FREDERICKSBURG, VA - AUGUST 20: GOP nominee Donald Trump holds a rally in Fredricksburg, VA on August 20, 2016 in Fredericksburg, Virginia. (Photo by Leigh Vogel/WireImage)
US Republican Presidential candidate Donald Trump addresses supporters at the Summit Sports and Ice Complex on August 19, 2016 in Diamondale, Michigan. / AFP / JEFF KOWALSKY (Photo credit should read JEFF KOWALSKY/AFP/Getty Images)
Donald Trump, 2016 Republican presidential nominee, pauses while speaking during a campaign rally at the Erie Insurance Arena in Erie, Pennsylvania, U.S., on Friday, Aug. 12, 2016. Two days after Trump said that President Barack Obama had founded Islamic State, and a day after he insisted that he meant what he said, the Republican presidential nominee reversed himself on Friday and claimed the statement was nothing more than sarcasm. Photographer: Ty Wright/Bloomberg via Getty Images
Donald Trump, 2016 Republican presidential nominee, speaks during a campaign rally at the Erie Insurance Arena in Erie, Pennsylvania, U.S., on Friday, Aug. 12, 2016. Two days after Trump said that President Barack Obama had founded Islamic State, and a day after he insisted that he meant what he said, the Republican presidential nominee reversed himself on Friday and claimed the statement was nothing more than sarcasm. Photographer: Ty Wright/Bloomberg via Getty Images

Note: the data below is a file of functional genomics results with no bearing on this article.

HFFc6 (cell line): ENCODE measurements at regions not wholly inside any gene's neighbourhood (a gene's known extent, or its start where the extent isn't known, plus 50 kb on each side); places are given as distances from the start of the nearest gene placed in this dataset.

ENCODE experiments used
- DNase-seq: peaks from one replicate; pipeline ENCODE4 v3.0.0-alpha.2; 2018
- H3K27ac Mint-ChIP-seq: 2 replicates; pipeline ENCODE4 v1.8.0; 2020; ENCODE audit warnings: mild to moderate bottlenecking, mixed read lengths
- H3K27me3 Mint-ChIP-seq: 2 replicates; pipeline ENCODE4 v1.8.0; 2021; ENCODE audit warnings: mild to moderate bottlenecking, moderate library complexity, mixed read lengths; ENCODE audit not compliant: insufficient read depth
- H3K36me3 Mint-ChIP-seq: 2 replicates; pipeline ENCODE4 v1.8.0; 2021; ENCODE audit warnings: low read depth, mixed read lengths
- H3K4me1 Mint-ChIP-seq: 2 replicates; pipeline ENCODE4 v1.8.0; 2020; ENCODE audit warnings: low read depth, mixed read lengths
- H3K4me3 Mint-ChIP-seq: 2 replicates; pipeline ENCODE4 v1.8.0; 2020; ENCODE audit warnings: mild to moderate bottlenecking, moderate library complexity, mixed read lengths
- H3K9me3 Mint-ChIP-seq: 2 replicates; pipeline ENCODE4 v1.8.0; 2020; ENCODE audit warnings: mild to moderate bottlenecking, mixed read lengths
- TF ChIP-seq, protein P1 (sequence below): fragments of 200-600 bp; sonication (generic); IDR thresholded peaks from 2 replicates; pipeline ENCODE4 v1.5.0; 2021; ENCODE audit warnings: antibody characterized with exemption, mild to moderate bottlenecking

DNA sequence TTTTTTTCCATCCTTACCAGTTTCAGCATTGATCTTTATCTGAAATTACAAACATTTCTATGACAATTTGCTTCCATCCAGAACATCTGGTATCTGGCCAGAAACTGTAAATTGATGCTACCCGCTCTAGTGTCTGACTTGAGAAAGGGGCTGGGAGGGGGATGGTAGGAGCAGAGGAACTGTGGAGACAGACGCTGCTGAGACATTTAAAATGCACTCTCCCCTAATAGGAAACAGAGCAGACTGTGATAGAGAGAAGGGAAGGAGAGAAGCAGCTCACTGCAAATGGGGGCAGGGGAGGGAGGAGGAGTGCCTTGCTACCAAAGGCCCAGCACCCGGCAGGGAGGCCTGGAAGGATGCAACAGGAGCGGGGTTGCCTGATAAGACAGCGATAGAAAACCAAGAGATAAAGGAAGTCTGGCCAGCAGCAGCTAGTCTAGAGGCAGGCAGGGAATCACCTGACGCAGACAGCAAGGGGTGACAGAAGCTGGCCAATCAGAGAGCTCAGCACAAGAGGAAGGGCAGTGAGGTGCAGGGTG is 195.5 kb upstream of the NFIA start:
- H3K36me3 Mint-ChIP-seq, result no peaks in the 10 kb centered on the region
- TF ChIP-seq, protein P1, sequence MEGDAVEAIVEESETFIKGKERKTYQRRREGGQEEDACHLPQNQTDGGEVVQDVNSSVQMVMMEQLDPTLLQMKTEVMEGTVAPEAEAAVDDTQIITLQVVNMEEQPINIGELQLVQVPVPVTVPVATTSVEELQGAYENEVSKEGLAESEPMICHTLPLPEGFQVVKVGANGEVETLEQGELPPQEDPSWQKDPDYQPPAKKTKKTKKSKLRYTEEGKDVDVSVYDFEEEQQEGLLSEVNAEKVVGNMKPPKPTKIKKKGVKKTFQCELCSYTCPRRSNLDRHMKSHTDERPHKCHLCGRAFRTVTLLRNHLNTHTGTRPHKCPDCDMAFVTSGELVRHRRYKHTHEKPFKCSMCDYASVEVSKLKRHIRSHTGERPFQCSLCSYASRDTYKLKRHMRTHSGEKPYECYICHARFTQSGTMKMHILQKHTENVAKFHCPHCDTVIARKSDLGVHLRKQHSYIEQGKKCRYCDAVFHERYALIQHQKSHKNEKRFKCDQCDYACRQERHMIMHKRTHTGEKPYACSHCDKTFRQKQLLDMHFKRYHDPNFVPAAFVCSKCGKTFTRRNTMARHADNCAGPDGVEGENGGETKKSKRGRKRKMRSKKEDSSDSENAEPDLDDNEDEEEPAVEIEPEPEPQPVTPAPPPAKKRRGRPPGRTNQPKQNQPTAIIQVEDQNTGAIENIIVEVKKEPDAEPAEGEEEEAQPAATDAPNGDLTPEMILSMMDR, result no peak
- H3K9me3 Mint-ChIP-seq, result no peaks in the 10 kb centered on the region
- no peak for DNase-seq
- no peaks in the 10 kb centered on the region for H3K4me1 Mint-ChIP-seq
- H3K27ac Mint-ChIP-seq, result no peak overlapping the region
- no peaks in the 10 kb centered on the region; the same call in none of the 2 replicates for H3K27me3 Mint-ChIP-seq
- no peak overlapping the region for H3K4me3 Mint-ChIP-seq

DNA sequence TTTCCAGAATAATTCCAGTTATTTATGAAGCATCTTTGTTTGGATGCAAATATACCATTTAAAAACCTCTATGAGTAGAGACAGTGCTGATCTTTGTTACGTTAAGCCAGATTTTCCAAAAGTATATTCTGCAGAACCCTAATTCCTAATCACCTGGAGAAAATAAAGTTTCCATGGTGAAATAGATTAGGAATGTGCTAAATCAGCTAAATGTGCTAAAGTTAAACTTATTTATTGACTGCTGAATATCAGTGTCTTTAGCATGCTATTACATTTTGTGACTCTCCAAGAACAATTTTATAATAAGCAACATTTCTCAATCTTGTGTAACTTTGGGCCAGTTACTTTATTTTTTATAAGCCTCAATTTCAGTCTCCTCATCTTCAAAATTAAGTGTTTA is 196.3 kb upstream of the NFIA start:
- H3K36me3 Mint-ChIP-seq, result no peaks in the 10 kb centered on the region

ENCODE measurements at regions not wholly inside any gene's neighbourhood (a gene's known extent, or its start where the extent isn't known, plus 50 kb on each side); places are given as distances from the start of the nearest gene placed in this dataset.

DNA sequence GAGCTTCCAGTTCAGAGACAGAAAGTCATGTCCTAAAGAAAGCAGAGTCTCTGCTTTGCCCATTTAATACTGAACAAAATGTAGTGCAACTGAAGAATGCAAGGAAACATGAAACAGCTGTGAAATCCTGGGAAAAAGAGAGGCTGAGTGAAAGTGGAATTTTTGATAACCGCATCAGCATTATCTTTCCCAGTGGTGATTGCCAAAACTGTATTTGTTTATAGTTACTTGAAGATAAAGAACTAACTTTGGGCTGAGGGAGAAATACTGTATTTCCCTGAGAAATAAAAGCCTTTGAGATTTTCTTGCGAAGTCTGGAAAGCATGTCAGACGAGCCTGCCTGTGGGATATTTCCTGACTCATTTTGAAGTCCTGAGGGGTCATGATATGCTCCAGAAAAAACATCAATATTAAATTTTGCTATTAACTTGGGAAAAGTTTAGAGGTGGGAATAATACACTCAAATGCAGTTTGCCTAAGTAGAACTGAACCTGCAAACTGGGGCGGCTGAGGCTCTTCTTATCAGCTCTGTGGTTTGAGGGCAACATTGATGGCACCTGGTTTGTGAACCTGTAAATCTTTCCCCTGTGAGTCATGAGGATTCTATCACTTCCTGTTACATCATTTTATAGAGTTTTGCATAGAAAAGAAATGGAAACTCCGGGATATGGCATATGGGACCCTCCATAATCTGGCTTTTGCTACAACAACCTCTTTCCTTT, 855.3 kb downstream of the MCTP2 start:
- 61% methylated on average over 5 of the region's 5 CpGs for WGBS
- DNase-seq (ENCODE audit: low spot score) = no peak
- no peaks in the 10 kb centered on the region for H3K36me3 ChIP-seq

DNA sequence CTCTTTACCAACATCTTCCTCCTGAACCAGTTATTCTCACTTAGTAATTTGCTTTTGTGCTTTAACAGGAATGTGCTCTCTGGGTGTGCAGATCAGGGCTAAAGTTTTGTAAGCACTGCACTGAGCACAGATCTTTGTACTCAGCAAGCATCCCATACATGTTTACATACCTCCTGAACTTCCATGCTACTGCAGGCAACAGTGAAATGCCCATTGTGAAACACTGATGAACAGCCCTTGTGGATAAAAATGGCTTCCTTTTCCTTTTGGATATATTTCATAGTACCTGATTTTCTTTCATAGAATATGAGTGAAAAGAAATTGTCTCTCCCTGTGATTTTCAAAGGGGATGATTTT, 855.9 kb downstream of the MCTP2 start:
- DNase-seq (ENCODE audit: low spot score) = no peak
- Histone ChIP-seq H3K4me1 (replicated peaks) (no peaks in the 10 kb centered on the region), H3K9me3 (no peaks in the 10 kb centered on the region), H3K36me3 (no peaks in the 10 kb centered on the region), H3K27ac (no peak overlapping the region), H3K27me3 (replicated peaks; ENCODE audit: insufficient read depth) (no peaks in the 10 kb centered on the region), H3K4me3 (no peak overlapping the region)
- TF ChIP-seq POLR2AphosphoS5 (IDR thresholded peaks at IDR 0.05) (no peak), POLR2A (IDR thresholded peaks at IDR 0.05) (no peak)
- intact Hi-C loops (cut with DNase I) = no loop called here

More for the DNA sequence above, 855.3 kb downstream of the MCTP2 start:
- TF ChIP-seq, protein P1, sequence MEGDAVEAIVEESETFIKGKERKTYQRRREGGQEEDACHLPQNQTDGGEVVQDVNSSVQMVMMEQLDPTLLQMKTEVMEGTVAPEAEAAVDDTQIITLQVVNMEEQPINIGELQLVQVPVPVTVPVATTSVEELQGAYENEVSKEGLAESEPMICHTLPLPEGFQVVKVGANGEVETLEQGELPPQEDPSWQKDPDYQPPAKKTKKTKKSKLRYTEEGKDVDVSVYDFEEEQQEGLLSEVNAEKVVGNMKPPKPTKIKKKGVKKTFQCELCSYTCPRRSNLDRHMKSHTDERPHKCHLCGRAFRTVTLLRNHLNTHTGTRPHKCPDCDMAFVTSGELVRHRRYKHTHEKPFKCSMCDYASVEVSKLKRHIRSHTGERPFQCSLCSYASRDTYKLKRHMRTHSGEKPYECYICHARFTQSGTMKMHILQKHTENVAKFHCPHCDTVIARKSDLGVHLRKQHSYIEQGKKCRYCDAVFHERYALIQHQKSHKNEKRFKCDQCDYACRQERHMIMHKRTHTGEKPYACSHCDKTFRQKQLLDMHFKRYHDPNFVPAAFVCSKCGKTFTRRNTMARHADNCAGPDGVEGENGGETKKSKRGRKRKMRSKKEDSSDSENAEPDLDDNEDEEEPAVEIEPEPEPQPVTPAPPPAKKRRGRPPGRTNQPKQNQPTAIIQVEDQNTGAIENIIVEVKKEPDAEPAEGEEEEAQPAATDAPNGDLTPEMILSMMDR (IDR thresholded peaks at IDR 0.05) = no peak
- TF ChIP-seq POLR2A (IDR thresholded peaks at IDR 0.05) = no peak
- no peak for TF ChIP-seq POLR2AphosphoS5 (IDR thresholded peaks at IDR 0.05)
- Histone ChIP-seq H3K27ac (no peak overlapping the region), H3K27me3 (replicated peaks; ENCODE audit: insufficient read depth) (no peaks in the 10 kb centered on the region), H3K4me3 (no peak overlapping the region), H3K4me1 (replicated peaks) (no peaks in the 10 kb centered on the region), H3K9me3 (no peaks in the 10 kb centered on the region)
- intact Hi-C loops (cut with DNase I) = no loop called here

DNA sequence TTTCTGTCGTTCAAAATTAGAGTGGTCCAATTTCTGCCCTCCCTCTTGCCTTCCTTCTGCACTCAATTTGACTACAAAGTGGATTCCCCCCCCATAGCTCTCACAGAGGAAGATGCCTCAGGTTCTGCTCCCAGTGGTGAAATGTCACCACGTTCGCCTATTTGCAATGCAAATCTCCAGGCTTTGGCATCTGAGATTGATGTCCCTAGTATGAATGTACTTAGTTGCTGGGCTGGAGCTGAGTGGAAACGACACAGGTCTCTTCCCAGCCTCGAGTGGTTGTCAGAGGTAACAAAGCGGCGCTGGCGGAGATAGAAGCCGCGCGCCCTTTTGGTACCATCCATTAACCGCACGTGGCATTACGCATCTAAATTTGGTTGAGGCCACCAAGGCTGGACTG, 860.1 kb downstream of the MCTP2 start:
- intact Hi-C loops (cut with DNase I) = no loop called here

SUNRISE, FL - AUGUST 10: Republican presidential candidate Donald J.Trump addresses the audience during a campaign event at BB&T Center on August 10th, 2016 in Sunrise, Florida. (Photo by Johnny Louis/WireImage)
WILMINGTON, NC - AUGUST 9: Republican presidential candidate Donald Trump shakes hands with supporters during a campaign event at Trask Coliseum on August 9, 2016 in Wilmington, North Carolina. This was TrumpÃs first visit to Southeastern North Carolina since he entered the presidential race. (Photo by Sara D. Davis/Getty Images)
Donald Trump, 2016 Republican presidential nominee, is seen on a monitor speaking during an event to discuss his economic plans at the Detroit Economic Club in Detroit, Michigan, U.S., on Monday, Aug. 8, 2016. Trump is promising the biggest overhaul to the personal income-tax code since Ronald Reagan, as well as a deep cut in the corporate tax rate. He's also pledging to end excessive regulation and lift restrictions on the nation's energy producers. Photographer: Sean Proctor/Bloomberg via Getty Images
PORTLAND, ME - AUGUST 4: Presidential candidate Donald Trump shakes hands with Maine Gov. Paul LePage being introduced at a rally in Merrill Auditorium on Thursday, August 4, 2016. (Photo by Derek Davis/Portland Press Herald via Getty Images)
COLORADO SPRINGS, CO - JULY 29: Republican presidential nominee Donald Trump waves to supporters after his speech at the Gallogly Event Center on the campus of the University of Colorado on July 29, 2016 in Colorado Springs, Colorado. (Photo by Joe Mahoney/Getty Images)
SCRANTON, PA - JULY 27: Republican presidential candidate Donald Trump speaks to a crowd of supporters on July 27, 2016 in Scranton, Pennsylvania. Trump spoke at the Lackawanna College Student Union Gymnasium. (Photo by John Moore/Getty Images)
DORAL, FL - JULY 27: Republican presidential candidate Donald Trump holds a press conference at Trump National Doral on July 27, 2016 in Doral, Florida. Trump spoke about the Democratic Convention and called on Russia to find Hillary Clinton's deleted e-mails. (Photo by Gustavo Caballero/Getty Images)